Jumping The Infinity Shark: An Answer To Senn; Part Last

Lazy eights everywhere.
Read Part V

From his page 55 (as before slightly edited for HTML/LaTex):

Consider the case of a binary event where the two outcomes are success, S, or failure F and we suppose that we have an unknown probability of success \Pr(S) = \theta. Suppose that we believe every possible value of \theta is equally likely, so that in that case, in advance of seeing the data, we have a probability density function for \theta of the form f(\theta) = 1.

And \theta lives on 0 to 1. “Suppose we consider now the probability that two independent trials will produce two successes. Given the value of \theta this probability is \theta^2. Averaged over all possible values of \theta” this is 1/3 (the integral of \theta^2d\theta).

A simple argument of symmetry shows that the probability of two failures must likewise be 1/3 from which it follows that the probability of one success and one failure in any order must be 1/3 also and so that the probability of success followed by failure is 1/6 and of failure followed by success is also 1/6.

This is a contradiction or paradox and a glaring one which causes subjective Bayesians to cower (rightly). (I skip over the difficulties covered before with the idea of “independent trials”.) Where does the fault lie? Here:

Suppose that we believe every possible value of \theta is equally likely…

What could that possibly mean? Nothing. Sure, it’s easy to write down a mathematical answer, but this does not make it a true or useful answer. First: how many numbers are there between 0 and 1? Uncountably many. It is impossible for any being short of God to assign a probability to each of these. Second: even if somebody could, because there are uncountably many answers, it is impossible that any should be the right one. Recall the probability of seeing any actual observation with any continuous (i.e. infinity-beholden) distribution is always 0, a daily absurdity to which we always shut our eyes.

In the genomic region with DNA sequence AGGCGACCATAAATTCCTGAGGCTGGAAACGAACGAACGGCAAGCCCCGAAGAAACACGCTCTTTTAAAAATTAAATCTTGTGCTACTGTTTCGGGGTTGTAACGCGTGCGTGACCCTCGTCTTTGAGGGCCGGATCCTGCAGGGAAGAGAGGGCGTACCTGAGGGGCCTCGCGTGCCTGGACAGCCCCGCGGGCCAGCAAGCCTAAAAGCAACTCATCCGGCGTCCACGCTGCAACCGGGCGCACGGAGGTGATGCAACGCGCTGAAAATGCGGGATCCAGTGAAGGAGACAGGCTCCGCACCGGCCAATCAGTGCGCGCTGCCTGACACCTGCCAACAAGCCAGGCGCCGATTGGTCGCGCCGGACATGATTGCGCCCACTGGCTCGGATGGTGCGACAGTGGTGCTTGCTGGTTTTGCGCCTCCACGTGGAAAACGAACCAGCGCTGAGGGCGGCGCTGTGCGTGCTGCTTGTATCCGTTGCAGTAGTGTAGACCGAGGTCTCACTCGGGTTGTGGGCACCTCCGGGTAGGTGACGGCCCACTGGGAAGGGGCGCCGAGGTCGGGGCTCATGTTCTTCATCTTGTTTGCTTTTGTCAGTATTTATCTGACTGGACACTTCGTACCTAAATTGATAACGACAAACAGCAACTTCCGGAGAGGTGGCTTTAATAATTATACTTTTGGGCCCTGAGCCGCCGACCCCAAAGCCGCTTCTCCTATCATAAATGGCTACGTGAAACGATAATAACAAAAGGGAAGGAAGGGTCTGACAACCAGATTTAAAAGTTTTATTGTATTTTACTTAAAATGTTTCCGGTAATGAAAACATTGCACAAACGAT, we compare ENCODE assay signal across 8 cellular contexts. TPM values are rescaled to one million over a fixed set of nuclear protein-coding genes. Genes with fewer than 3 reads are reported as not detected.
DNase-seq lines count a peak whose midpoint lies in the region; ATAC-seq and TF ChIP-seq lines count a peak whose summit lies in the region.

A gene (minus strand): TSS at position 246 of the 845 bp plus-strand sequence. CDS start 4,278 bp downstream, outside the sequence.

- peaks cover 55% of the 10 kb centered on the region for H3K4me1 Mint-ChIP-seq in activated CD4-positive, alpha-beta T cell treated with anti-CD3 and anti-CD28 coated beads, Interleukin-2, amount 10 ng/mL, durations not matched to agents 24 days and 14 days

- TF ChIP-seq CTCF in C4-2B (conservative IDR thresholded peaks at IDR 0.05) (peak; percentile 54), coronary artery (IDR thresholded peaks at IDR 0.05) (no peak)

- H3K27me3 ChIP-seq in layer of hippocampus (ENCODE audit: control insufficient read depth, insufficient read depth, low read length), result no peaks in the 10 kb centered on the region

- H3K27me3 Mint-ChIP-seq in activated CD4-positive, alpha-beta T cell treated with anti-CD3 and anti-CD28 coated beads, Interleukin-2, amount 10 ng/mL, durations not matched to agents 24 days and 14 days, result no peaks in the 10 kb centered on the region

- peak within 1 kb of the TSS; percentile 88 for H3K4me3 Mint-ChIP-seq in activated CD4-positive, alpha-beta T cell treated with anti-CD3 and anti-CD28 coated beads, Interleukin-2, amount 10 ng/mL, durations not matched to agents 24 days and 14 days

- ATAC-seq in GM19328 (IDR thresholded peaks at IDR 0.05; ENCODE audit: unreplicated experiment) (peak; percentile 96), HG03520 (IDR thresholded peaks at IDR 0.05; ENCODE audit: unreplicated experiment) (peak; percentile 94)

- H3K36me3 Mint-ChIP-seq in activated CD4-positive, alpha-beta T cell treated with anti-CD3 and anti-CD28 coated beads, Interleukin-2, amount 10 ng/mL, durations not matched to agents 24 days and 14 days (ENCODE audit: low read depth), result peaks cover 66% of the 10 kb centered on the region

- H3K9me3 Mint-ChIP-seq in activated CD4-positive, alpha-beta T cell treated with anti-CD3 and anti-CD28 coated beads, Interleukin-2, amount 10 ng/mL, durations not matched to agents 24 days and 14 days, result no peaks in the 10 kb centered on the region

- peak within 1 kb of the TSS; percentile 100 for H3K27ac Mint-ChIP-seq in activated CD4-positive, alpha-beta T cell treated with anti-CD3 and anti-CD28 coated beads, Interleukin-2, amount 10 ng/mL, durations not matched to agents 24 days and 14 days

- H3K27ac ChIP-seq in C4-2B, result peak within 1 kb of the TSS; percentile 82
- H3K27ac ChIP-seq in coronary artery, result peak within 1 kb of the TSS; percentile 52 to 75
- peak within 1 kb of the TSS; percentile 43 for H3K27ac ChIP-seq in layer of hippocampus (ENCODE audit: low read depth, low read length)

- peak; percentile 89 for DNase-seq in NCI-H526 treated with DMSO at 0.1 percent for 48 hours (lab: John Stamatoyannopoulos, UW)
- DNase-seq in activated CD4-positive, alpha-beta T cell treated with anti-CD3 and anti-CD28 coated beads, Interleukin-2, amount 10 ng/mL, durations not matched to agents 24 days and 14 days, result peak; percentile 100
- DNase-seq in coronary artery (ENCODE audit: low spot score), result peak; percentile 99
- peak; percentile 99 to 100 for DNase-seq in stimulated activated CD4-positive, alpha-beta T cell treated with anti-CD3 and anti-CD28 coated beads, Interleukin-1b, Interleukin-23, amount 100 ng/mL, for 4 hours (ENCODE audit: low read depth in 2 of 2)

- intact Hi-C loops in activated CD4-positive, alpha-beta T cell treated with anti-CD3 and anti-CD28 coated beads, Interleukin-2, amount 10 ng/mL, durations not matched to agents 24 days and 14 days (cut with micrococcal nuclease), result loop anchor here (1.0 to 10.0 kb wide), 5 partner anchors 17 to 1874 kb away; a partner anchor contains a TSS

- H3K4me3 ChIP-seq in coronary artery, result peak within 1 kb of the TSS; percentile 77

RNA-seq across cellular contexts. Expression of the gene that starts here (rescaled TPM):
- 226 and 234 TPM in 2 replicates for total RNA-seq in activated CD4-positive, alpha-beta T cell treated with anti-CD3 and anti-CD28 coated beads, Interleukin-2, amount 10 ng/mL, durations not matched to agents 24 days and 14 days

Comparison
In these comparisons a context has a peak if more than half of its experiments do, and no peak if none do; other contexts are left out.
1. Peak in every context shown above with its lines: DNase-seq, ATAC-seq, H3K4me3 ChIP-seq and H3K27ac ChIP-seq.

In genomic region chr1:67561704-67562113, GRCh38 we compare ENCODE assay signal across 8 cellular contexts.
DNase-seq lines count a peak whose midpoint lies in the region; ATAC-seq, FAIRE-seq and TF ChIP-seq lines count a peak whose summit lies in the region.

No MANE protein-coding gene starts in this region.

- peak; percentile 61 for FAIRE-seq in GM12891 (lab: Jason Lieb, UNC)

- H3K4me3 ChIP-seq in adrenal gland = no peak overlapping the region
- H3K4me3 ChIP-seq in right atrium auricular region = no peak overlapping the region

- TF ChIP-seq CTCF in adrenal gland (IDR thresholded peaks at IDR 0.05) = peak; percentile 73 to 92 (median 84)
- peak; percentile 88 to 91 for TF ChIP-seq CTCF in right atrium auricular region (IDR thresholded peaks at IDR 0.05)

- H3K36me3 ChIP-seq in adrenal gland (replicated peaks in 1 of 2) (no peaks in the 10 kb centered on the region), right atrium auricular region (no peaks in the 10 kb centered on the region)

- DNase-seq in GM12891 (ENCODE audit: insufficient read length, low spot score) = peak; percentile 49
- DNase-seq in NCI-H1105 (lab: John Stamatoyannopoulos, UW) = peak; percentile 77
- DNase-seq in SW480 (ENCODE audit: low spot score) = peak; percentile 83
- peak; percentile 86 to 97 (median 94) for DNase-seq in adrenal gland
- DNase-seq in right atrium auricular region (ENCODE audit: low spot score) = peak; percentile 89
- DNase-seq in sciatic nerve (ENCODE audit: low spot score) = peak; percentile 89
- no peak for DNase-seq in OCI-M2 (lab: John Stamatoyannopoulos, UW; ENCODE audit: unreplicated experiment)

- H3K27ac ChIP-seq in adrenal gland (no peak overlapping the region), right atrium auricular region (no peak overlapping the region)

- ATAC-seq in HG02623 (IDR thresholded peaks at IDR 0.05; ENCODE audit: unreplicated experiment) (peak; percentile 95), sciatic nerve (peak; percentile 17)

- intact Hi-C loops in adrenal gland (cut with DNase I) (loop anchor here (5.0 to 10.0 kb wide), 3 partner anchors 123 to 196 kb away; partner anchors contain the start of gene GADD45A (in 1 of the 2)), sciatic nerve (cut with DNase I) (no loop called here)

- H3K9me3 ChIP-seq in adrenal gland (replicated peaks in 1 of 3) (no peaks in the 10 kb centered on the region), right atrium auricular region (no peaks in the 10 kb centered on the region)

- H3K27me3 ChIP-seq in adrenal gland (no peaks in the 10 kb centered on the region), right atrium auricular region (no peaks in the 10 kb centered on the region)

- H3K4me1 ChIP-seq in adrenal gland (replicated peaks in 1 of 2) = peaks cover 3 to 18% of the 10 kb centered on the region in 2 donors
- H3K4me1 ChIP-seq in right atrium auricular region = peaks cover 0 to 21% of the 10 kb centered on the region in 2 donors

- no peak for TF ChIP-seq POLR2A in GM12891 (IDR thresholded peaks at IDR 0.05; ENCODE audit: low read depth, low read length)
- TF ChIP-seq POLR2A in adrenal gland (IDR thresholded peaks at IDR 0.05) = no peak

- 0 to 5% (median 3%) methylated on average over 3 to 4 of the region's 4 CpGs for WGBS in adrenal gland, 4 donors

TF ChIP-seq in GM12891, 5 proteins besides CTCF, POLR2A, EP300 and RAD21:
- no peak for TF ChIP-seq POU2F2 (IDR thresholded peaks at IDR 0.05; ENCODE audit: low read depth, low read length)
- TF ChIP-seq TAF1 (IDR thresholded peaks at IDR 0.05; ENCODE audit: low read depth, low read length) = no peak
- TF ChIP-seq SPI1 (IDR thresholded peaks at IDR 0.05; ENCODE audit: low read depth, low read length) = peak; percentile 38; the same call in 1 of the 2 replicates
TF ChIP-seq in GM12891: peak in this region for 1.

We have jumped the infinity shark. Jaynes warned us about this (in his Chapter 15; though he didn’t always obey his own injunction). I think his caution goes unheeded because the calculus is so easy to demonstrate and to work with. What’s easier than integrating a constant?

As shown in the original series, we must begin with a real-world finite conception of each problem and only after we’ve sorted out what is what can we take a limit, and only then for the sake of ease and approximation. We must not fall prey to the temptation of reifing infinity.

(If there is sufficient interest, I’ll show the solution for Senn’s example another day: it’s a simple extension of the problem in the original series.)

Jaynes himself should have followed his own advice in the derivation of a (two-dimensional) normal distribution. He began with a premise (something like this; I don’t have the book to hand) when measuring a star’s position errors are possible in any direction. But he took “any direction” to mean a continuum of directions. This isn’t possible.

Suppose all we have to measure a star’s position (on a plane) is a compass which points only in the cardinal directions. Then our measured error can only be a finite number of possibilities. There would be nothing Gaussian about the probability distribution we use to quantify our uncertainty in this error. Right?